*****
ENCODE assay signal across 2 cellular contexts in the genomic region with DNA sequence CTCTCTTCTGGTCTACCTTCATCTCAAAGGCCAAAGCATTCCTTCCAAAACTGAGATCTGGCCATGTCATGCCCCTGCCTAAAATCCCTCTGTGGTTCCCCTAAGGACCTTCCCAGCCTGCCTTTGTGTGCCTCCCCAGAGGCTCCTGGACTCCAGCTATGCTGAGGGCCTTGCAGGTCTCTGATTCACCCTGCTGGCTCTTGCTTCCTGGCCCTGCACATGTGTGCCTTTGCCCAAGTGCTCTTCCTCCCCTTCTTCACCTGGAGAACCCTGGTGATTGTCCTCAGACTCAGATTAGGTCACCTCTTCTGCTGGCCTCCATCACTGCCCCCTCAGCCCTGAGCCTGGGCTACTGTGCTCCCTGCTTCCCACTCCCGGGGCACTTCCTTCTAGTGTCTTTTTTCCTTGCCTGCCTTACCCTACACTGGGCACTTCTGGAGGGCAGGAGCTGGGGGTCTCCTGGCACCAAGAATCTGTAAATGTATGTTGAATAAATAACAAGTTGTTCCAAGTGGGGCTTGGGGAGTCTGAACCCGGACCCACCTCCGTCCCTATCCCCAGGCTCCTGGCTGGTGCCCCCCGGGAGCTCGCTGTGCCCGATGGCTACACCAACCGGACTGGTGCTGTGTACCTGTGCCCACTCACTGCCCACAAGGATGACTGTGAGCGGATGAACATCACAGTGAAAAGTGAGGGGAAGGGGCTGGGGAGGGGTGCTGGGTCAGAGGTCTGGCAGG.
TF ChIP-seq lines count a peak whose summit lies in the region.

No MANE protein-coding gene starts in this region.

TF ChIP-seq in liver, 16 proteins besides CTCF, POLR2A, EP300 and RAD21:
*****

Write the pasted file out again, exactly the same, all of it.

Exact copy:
ENCODE assay signal across 2 cellular contexts in the genomic region with DNA sequence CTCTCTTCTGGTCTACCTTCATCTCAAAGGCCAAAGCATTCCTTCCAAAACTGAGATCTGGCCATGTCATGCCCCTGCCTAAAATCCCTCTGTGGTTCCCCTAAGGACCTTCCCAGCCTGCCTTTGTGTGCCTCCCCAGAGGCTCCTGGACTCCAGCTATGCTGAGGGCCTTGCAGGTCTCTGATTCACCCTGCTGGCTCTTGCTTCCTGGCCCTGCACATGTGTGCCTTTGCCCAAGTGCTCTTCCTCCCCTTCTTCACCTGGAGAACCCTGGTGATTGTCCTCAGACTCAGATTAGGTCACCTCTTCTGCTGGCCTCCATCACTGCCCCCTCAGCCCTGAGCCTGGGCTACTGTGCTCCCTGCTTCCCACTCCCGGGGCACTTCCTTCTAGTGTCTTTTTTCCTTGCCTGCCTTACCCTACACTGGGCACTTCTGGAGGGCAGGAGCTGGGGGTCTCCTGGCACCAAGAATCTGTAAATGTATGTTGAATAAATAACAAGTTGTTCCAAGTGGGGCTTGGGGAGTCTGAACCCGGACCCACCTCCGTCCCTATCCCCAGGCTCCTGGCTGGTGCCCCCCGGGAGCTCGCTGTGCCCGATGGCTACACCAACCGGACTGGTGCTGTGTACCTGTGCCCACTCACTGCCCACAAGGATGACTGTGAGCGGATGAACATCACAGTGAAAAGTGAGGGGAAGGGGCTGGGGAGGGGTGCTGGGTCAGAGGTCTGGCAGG.
TF ChIP-seq lines count a peak whose summit lies in the region.

No MANE protein-coding gene starts in this region.

TF ChIP-seq in liver, 16 proteins besides CTCF, POLR2A, EP300 and RAD21: